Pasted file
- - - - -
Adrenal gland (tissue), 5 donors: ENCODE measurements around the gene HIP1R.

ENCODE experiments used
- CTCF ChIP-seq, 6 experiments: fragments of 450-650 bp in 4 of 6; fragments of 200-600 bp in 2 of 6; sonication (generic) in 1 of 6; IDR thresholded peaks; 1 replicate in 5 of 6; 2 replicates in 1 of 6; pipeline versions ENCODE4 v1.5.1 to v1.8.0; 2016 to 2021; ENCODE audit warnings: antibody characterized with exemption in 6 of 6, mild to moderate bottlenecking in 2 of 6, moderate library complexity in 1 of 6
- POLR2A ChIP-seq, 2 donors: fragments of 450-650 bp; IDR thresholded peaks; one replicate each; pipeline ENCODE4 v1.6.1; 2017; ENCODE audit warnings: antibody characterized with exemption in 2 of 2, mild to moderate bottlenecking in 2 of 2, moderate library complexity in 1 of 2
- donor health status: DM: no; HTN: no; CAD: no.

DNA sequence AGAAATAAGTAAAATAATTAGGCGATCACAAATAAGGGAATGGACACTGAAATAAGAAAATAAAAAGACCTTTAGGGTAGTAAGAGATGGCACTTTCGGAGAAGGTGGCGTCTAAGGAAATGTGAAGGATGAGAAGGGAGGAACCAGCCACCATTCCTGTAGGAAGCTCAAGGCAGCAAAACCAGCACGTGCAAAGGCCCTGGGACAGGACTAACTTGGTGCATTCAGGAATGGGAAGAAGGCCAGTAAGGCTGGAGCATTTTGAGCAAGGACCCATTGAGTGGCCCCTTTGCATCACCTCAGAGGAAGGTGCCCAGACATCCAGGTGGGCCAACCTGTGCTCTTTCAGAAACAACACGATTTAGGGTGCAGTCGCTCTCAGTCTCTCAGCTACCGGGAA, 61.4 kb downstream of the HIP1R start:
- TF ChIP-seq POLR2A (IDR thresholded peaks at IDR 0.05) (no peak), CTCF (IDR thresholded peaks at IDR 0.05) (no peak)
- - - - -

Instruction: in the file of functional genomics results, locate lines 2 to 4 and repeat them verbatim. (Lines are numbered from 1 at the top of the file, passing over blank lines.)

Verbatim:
ENCODE experiments used
- CTCF ChIP-seq, 6 experiments: fragments of 450-650 bp in 4 of 6; fragments of 200-600 bp in 2 of 6; sonication (generic) in 1 of 6; IDR thresholded peaks; 1 replicate in 5 of 6; 2 replicates in 1 of 6; pipeline versions ENCODE4 v1.5.1 to v1.8.0; 2016 to 2021; ENCODE audit warnings: antibody characterized with exemption in 6 of 6, mild to moderate bottlenecking in 2 of 6, moderate library complexity in 1 of 6
- POLR2A ChIP-seq, 2 donors: fragments of 450-650 bp; IDR thresholded peaks; one replicate each; pipeline ENCODE4 v1.6.1; 2017; ENCODE audit warnings: antibody characterized with exemption in 2 of 2, mild to moderate bottlenecking in 2 of 2, moderate library complexity in 1 of 2